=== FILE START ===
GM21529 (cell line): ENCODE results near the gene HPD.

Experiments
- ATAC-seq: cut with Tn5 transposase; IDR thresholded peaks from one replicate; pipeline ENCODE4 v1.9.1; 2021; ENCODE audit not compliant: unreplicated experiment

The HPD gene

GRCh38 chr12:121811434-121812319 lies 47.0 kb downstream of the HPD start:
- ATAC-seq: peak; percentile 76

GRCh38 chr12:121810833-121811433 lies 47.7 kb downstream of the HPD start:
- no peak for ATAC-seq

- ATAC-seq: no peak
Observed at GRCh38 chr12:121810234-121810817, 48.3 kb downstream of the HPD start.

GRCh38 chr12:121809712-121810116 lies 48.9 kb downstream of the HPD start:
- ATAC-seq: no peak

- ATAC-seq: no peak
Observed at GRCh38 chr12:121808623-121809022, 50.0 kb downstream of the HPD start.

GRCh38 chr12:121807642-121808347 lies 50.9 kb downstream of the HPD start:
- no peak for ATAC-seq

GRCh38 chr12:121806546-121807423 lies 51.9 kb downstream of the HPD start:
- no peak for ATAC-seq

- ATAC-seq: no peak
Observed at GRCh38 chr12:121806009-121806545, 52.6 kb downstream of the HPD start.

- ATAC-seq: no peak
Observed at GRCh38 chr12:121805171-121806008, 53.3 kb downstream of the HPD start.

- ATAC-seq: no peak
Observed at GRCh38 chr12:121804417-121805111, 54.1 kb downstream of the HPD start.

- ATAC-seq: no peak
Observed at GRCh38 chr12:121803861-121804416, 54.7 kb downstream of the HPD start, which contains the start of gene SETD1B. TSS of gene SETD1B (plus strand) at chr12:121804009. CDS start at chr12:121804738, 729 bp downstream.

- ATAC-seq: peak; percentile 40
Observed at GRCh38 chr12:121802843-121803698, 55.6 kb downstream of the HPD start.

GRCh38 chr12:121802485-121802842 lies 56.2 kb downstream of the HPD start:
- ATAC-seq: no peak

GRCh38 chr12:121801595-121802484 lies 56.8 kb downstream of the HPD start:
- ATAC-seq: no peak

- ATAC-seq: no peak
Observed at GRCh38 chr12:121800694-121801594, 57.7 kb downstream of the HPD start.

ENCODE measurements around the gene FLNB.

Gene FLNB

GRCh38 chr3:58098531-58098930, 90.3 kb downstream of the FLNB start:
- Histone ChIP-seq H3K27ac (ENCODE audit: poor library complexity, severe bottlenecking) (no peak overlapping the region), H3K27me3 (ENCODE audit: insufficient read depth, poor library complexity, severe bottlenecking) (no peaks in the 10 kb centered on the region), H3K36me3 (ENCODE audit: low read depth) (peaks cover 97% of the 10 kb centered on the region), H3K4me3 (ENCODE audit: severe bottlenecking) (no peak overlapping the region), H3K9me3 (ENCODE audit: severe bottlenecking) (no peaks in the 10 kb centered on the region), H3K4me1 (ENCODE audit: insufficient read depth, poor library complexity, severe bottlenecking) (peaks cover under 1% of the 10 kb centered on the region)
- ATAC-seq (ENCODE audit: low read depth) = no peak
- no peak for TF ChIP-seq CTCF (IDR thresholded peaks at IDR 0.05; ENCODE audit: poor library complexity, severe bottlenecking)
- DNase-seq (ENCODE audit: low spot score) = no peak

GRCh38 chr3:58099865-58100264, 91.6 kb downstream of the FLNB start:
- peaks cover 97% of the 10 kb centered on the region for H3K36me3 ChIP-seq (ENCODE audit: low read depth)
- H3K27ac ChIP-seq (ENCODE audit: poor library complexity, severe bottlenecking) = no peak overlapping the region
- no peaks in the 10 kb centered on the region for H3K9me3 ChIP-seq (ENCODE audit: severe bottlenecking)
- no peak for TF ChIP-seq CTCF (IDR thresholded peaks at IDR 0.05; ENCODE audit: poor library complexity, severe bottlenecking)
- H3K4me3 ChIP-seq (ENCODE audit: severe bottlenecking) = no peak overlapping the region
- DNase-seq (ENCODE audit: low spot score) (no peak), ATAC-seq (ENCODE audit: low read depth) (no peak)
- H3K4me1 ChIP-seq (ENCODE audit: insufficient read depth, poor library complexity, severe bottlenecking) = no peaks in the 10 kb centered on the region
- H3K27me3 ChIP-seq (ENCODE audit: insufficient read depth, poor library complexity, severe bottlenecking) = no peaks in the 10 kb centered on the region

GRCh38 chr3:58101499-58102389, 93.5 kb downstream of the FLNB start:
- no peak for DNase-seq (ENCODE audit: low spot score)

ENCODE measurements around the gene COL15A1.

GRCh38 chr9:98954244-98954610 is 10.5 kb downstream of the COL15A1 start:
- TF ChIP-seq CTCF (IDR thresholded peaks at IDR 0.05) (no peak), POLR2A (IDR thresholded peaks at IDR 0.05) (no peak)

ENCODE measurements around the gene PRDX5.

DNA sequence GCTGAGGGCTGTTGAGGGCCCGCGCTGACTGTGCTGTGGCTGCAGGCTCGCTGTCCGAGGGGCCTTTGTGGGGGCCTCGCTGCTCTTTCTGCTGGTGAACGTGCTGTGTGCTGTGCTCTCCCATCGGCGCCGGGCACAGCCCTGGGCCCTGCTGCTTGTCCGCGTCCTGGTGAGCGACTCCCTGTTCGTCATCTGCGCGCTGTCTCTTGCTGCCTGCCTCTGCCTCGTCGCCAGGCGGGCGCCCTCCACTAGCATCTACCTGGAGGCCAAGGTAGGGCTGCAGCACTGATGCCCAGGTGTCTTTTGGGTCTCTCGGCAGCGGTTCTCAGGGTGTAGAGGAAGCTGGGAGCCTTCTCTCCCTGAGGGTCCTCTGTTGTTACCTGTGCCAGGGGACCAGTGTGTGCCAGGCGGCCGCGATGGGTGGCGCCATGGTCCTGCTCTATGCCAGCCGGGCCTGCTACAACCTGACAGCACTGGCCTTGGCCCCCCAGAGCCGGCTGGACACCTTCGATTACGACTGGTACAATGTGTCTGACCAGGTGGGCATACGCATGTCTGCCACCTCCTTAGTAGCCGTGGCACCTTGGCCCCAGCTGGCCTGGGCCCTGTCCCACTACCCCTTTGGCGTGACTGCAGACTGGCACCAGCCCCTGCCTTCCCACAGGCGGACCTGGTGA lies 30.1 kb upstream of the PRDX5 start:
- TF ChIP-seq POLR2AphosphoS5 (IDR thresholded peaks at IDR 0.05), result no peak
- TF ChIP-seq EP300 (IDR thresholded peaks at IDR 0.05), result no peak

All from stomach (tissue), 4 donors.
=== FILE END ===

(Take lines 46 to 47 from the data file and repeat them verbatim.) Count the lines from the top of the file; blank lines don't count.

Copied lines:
- no peak for TF ChIP-seq CTCF (IDR thresholded peaks at IDR 0.05; ENCODE audit: poor library complexity, severe bottlenecking)
- H3K4me3 ChIP-seq (ENCODE audit: severe bottlenecking) = no peak overlapping the region